The IOAS does not mandate how much ownership a physician must have in an entity. However, IOAS does addresses physician ownership in an entity billing for DHS. To qualify for the exception, the DHS must be billed by one of the following:
(i) The physician performing or supervising the service.
(ii) The group practice of which the performing or supervising physician is a member under a billing number assigned to the group practice.
(iii) The group practice if the supervising physician is a “physician in the group practice” under a billing number assigned to the group practice.
(iv) An entity that is wholly owned by the performing or supervising physician or by that physician’s group practice under the entity’s own billing number or under a billing number assigned to the physician or group practice.
(v) An independent third-party billing company acting as an agent of the physician, group practice, or entity (specified in the statute) under a billing number assigned to the physician, group practice, or entity, provided that the billing arrangement meets the requirements of this chapter. A group practice may have, and bill under, more than one Medicare billing number, subject to any applicable Medicare program restrictions.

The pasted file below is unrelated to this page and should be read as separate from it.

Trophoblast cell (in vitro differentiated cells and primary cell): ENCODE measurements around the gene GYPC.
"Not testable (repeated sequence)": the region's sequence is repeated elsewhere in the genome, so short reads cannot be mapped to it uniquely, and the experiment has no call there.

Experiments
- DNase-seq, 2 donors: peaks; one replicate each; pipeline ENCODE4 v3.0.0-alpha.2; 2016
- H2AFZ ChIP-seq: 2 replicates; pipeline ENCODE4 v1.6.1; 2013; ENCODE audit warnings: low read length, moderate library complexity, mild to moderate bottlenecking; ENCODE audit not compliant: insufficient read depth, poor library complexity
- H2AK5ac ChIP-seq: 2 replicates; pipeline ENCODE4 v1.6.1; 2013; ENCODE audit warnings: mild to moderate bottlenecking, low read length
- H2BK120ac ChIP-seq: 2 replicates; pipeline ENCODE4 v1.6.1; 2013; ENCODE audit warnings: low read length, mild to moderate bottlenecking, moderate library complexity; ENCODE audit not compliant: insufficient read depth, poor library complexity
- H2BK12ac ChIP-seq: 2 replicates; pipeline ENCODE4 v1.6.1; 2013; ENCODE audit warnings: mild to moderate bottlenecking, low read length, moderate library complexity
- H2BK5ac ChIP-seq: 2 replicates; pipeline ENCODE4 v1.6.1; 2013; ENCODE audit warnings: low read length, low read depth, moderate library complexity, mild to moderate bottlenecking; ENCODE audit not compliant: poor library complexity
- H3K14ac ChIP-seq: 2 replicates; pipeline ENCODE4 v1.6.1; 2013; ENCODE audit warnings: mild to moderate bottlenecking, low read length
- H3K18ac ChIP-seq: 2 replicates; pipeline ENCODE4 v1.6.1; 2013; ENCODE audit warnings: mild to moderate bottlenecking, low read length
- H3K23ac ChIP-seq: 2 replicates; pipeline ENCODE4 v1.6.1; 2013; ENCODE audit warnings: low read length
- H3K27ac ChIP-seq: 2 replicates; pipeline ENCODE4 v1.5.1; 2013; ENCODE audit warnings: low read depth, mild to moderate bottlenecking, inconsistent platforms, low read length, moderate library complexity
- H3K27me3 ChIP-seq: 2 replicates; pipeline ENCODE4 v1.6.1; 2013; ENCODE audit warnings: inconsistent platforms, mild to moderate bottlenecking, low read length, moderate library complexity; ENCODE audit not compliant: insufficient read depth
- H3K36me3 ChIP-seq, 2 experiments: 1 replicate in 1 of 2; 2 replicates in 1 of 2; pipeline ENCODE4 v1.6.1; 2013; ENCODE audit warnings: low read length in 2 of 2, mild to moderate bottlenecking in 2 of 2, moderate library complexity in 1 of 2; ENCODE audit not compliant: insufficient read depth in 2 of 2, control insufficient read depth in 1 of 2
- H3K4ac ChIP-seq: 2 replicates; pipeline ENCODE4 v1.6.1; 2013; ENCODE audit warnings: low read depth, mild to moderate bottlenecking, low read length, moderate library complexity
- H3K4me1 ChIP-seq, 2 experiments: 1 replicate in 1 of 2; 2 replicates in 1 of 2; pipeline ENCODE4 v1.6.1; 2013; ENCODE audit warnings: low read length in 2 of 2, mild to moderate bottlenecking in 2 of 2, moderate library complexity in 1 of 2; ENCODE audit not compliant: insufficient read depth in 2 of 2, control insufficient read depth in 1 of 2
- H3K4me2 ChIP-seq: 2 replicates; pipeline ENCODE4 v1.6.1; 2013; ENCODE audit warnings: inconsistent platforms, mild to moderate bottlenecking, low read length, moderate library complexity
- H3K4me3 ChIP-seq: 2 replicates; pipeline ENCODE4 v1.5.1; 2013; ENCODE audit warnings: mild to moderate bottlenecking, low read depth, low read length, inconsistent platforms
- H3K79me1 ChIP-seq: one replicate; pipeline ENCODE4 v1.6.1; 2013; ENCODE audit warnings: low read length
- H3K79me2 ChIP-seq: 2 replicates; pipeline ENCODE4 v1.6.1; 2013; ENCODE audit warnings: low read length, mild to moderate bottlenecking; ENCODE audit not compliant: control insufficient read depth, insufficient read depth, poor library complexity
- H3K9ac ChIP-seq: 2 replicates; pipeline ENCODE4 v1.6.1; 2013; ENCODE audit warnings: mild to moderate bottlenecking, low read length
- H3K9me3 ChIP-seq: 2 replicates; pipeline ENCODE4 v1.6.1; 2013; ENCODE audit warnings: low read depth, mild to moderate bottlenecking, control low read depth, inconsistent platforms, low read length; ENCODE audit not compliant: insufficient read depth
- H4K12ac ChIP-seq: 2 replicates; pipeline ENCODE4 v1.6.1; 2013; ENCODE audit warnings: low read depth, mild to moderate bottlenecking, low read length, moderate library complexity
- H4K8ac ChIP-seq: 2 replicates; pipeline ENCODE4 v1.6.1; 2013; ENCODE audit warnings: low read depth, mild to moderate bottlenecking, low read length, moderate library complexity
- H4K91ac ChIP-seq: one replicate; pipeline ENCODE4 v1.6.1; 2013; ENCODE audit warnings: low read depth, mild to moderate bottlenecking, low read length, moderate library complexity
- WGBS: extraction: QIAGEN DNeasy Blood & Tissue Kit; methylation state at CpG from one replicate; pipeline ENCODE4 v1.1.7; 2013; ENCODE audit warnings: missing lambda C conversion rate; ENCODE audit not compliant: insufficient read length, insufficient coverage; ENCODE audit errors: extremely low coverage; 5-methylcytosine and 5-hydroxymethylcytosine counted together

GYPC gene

Thus, under IOAS’s billing requirements an entity may bill for DHS only if it is either “wholly-owned” by the performing or supervising physician or by a group practice. In other words, “the entities must be wholly owned either by the physician performing or supervising the services or by the group practice; joint ventures between group practices and individual group practice physicians or that include other providers or investors do not qualify as wholly owned entities.”
A “group practice” under the IOAS means a physician practice that must meet the following conditions:
- “The group practice must consist of a single legal entity operating primarily for the purpose of being a physician group practice in any organizational form recognized by the State”;
- “The group practice must have at least two physicians who are members of the group (whether employees or direct or indirect owners)”;
- “Each physician who is a member of the group … must furnish substantially the full range of patient care services that the physician routinely furnishes, including medical care, consultation, diagnosis, and treatment, through the joint use of shared office space, facilities, equipment, and personnel”;
- At least 75 percent of the total patient care services of the group practice members “must be furnished through the group and billed under a billing number assigned to the group, and the amounts received must be treated as receipts of the group”; and
- “The overhead expenses of, and income from, the practice must be distributed according to methods that are determined before the receipt of payment for the services giving rise to the overhead expense or producing the income”;
- The group practice must be a unified business having at least the following features: (i) centralized decision making by a body representative of the group practice that maintains effective control over the group’s assets and liabilities …; and (ii) consolidated billing, accounting, and financial reporting.”